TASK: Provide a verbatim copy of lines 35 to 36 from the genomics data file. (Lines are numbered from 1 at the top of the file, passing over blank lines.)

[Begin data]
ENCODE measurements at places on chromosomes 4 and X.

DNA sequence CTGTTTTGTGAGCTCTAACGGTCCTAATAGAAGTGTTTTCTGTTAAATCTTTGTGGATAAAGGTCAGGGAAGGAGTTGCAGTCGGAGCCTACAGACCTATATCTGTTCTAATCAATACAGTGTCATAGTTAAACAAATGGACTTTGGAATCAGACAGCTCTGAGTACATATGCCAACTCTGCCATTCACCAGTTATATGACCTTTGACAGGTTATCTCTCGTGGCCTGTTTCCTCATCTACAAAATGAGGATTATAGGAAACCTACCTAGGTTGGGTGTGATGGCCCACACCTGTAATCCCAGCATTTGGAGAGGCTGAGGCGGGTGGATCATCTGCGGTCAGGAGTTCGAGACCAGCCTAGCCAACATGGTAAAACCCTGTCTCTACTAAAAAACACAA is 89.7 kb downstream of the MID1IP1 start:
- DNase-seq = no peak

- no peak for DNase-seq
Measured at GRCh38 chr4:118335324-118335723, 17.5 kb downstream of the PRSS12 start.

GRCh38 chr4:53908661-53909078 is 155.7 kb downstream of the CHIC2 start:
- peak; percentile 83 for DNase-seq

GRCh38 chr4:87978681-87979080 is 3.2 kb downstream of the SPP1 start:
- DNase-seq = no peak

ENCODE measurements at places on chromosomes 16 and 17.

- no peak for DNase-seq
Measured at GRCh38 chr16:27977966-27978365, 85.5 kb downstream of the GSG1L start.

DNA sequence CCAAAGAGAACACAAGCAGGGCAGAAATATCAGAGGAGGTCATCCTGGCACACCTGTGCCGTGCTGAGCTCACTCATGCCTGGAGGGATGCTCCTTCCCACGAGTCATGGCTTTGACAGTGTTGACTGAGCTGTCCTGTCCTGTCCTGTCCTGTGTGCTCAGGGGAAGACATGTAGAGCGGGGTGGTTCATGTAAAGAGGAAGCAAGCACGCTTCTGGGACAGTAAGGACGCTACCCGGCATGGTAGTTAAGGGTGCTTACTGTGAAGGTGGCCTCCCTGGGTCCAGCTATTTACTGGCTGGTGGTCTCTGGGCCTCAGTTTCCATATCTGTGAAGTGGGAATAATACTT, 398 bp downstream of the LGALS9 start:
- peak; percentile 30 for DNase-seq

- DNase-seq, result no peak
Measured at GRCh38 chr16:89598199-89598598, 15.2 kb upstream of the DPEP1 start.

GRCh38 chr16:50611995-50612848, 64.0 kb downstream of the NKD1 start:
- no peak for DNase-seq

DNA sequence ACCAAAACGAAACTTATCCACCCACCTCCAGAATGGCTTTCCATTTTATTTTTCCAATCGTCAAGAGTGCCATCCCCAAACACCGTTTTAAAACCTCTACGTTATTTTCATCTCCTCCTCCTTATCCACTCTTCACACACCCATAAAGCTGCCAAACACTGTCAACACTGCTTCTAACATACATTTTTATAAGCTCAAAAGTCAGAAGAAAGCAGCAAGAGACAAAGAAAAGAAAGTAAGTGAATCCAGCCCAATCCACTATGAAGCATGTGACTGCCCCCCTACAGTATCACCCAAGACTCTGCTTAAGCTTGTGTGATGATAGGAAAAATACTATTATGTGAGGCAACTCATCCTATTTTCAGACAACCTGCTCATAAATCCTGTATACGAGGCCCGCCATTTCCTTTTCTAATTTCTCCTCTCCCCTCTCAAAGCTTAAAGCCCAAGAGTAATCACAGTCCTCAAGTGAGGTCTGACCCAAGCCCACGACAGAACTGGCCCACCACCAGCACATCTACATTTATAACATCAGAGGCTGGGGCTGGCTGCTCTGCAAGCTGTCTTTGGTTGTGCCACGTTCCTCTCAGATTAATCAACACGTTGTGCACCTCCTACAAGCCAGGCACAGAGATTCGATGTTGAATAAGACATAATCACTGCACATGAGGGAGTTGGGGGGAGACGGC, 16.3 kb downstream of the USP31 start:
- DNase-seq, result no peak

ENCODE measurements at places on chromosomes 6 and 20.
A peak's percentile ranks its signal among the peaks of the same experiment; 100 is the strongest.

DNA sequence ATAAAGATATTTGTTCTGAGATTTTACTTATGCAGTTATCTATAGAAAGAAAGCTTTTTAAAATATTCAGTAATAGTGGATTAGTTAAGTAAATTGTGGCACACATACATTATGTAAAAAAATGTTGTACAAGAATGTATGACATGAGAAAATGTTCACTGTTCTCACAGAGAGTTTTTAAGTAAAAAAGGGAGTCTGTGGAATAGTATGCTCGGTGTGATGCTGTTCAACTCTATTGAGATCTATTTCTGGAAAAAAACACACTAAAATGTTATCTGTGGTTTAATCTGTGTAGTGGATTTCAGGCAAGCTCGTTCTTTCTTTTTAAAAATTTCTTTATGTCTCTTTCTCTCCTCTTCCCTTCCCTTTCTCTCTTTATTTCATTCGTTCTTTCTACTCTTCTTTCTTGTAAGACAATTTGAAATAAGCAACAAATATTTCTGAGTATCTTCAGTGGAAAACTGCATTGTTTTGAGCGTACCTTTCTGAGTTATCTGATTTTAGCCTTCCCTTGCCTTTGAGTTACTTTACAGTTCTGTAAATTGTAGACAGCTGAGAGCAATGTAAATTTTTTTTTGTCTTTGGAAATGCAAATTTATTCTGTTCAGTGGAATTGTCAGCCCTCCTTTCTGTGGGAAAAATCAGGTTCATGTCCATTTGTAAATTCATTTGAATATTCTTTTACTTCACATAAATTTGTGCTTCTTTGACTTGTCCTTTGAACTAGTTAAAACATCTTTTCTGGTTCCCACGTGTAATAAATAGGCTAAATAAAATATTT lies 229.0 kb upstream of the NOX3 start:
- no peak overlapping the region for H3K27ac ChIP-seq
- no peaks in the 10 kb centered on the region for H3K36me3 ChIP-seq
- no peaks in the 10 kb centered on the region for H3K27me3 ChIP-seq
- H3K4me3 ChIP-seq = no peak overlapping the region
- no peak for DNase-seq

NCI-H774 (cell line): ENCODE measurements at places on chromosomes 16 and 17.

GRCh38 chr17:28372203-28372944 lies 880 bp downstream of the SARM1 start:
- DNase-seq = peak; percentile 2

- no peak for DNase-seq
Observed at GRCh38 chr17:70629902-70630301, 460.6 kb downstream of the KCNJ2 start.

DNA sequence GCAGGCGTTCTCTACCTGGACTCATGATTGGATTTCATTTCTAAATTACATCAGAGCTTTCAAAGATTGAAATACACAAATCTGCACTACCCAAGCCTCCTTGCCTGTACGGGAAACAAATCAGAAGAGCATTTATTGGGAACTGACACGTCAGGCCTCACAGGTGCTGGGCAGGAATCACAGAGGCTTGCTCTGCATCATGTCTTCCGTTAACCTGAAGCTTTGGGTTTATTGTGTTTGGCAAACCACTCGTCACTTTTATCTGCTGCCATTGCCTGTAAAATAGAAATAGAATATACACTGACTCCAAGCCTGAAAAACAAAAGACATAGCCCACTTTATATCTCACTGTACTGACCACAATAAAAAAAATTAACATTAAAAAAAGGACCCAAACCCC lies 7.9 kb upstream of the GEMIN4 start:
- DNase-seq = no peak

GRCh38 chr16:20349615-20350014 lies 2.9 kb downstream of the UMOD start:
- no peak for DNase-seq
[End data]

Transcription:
- DNase-seq = no peak

GRCh38 chr16:20349615-20350014 lies 2.9 kb downstream of the UMOD start: